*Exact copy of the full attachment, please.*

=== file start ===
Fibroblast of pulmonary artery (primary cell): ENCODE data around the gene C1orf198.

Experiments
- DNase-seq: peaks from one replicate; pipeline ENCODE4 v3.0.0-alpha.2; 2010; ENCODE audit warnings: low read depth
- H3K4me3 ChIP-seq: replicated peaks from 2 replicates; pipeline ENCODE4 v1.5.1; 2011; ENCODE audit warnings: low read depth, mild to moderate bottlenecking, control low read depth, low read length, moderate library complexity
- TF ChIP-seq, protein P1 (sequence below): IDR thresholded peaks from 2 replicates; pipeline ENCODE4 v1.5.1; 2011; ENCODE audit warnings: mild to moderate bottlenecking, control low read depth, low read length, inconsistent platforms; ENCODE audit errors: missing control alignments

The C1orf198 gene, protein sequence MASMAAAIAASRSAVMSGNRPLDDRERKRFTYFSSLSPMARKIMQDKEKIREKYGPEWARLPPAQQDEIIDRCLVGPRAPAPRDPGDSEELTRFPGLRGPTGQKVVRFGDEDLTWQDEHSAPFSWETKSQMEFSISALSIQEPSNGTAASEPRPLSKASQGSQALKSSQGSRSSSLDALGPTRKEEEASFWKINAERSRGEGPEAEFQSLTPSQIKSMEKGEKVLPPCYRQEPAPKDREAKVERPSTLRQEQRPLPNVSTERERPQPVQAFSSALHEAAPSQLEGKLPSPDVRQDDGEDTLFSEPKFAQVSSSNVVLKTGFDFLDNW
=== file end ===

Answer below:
Fibroblast of pulmonary artery (primary cell): ENCODE data around the gene C1orf198.

Experiments
- DNase-seq: peaks from one replicate; pipeline ENCODE4 v3.0.0-alpha.2; 2010; ENCODE audit warnings: low read depth
- H3K4me3 ChIP-seq: replicated peaks from 2 replicates; pipeline ENCODE4 v1.5.1; 2011; ENCODE audit warnings: low read depth, mild to moderate bottlenecking, control low read depth, low read length, moderate library complexity
- TF ChIP-seq, protein P1 (sequence below): IDR thresholded peaks from 2 replicates; pipeline ENCODE4 v1.5.1; 2011; ENCODE audit warnings: mild to moderate bottlenecking, control low read depth, low read length, inconsistent platforms; ENCODE audit errors: missing control alignments

The C1orf198 gene, protein sequence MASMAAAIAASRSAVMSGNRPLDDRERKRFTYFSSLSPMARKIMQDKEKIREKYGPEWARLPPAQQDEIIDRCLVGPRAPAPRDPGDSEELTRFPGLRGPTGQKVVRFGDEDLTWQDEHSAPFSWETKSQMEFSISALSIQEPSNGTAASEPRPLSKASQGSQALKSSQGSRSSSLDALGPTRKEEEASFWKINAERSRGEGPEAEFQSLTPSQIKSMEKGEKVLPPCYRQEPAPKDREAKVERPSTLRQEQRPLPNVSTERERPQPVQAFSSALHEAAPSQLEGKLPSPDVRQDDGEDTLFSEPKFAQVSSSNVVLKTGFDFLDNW